• Ariel says:

      I often enjoy these books about reading a single iconic author, though I am far too various and even omnivorous in my reading tastes to be in love with one author as the writers inevitably report themselves as being (they remind me of my grandmother's blinkered devotion to Judaism, a passion that only fully made sense to me when I read her obituary and realized that it had given her life a truly comprehensible shape). I especially like hearing about people's youthful encounters with their belove [...]

    • Bill FromPA says:

      Michael Dirda’s summary of Conan Doyle’s life and works is a delight to read. In this short book, compact and ideally portable, Mr. Dirda conveys a treasure trove of information, not only about his titular subject, but also a wide range of related literary subjects. Seamlessly intertwining personal memoir, biography, and literary analysis, Dirda gives us an amazingly engaging exploration of Conan Doyle’s achievements and the delights of both discovery and re-reading. In a brief discussion [...]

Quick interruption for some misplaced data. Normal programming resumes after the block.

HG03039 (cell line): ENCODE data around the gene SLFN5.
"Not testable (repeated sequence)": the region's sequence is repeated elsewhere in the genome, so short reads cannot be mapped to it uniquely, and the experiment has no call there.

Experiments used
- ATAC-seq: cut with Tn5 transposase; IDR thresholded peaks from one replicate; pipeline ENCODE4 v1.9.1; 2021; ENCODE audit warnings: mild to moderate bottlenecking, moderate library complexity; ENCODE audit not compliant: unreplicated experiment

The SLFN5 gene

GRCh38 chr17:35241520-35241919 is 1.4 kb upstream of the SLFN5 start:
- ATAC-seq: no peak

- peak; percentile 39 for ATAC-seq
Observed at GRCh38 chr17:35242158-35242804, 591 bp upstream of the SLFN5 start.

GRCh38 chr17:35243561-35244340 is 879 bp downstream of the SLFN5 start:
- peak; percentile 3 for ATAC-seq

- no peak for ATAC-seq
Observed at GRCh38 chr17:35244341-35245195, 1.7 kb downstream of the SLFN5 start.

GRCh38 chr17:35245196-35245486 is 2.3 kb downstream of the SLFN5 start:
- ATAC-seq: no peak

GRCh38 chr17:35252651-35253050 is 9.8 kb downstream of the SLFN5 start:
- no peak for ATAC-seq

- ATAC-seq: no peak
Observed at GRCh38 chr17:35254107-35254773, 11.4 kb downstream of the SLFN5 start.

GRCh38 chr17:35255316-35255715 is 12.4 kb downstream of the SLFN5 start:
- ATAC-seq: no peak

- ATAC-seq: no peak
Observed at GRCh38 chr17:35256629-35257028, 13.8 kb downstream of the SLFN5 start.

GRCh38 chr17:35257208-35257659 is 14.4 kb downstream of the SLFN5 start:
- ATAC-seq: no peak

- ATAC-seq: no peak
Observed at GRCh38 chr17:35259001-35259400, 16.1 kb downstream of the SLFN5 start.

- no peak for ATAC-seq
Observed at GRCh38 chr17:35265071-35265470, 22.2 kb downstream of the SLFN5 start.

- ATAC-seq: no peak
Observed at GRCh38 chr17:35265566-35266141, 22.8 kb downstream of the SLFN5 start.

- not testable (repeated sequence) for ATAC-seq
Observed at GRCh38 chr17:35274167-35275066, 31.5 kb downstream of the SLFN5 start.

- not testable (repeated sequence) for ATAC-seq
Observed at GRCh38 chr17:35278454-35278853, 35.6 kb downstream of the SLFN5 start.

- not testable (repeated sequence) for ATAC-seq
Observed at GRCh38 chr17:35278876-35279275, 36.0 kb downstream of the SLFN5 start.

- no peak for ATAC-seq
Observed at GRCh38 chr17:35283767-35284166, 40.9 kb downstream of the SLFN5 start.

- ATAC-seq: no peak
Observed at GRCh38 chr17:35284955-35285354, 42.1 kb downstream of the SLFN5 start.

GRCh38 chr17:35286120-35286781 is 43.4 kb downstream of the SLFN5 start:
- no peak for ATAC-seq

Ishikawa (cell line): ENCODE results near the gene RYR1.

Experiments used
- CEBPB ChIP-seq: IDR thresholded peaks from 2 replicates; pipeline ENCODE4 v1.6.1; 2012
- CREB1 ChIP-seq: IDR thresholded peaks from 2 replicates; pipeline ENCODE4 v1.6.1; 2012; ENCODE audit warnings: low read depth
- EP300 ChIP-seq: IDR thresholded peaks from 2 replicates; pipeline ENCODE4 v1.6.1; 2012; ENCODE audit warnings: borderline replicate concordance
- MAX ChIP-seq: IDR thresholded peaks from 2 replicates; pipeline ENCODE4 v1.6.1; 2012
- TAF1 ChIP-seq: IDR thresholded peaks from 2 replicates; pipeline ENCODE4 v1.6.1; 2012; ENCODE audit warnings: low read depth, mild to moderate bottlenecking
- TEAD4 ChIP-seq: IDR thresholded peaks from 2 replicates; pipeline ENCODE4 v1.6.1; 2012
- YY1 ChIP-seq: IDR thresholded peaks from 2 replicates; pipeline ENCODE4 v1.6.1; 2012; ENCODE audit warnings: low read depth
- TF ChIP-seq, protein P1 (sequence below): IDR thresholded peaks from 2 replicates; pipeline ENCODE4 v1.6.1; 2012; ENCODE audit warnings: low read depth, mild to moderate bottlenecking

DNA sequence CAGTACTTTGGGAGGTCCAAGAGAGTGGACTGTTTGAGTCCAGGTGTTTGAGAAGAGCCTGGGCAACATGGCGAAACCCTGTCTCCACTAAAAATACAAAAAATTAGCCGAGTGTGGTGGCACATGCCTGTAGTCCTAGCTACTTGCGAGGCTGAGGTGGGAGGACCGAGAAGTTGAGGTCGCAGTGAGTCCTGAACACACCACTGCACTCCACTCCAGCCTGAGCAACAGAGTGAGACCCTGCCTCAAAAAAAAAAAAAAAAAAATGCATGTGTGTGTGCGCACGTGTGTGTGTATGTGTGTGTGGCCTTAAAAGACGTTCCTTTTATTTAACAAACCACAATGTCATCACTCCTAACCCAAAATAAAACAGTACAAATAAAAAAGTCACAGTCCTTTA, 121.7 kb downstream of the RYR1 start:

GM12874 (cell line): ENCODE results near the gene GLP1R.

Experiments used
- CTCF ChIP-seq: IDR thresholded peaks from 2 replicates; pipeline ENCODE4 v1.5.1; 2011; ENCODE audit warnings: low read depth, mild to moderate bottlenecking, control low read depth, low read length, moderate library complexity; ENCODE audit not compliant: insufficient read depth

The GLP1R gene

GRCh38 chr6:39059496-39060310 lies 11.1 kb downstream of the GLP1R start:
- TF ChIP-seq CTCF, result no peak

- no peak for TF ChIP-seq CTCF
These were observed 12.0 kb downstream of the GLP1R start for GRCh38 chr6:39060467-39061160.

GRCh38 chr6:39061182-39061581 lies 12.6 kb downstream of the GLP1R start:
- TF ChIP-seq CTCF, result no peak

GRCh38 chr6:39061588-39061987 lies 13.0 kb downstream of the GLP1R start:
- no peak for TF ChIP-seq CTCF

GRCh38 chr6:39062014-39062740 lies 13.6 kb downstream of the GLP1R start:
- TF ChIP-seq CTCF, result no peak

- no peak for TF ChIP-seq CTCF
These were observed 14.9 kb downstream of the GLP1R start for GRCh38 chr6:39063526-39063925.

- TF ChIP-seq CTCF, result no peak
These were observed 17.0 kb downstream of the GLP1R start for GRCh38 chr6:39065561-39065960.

• Alex Marshall says:

      When a distinguished critic takes up an author you thought you knew, you'd better sit up and pay attention. When it's Conan Doyle, even more so--because everyone knows Sherlock Holmes and Dr. Watson, don't they? Apart from the TV series and the movies, we of a certain age grew up around 221b Baker Street and we're pretty sure who lives there and what they get up to. But hold hard. Maybe there's more here than meets the eye. Mr. Dirda casts light into shadows we didn't see and answers questions w [...]